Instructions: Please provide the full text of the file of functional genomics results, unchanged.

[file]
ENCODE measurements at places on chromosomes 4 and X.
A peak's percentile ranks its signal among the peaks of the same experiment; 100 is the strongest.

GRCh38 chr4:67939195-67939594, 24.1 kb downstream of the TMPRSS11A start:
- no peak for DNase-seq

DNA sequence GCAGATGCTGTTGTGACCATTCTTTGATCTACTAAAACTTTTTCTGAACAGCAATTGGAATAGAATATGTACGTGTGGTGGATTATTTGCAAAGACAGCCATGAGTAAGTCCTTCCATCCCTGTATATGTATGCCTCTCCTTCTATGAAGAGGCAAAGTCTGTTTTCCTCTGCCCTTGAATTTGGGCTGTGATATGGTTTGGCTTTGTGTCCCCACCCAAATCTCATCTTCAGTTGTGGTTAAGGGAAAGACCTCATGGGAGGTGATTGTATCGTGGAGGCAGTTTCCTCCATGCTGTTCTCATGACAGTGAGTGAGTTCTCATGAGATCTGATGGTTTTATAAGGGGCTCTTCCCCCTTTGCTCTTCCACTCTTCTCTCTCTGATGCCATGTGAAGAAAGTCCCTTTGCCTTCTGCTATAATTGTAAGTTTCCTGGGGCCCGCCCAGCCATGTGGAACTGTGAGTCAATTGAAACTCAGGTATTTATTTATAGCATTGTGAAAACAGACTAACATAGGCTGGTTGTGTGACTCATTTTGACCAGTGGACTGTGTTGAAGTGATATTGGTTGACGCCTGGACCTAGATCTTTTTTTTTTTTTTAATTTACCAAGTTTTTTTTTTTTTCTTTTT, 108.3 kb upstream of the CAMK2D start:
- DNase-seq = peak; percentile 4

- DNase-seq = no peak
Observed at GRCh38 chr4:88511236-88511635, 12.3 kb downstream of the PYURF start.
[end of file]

ENCODE measurements at places on chromosomes 4 and X.
A peak's percentile ranks its signal among the peaks of the same experiment; 100 is the strongest.

GRCh38 chr4:67939195-67939594, 24.1 kb downstream of the TMPRSS11A start:
- no peak for DNase-seq

DNA sequence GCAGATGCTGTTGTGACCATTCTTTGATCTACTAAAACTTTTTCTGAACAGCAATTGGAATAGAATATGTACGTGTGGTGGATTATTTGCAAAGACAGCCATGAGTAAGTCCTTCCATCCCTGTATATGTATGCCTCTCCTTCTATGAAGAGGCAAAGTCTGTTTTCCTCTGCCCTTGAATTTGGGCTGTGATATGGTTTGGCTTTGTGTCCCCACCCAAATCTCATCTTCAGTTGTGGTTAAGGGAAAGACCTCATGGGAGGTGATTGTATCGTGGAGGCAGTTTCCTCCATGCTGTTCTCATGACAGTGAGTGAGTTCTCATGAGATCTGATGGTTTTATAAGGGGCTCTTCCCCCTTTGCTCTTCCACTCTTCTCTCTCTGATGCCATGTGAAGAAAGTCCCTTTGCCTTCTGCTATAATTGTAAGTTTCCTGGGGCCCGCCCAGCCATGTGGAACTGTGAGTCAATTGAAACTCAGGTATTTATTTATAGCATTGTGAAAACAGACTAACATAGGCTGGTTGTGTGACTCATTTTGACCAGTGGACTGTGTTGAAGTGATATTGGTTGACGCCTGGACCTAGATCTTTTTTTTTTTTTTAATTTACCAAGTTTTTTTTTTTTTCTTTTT, 108.3 kb upstream of the CAMK2D start:
- DNase-seq = peak; percentile 4

- DNase-seq = no peak
Observed at GRCh38 chr4:88511236-88511635, 12.3 kb downstream of the PYURF start.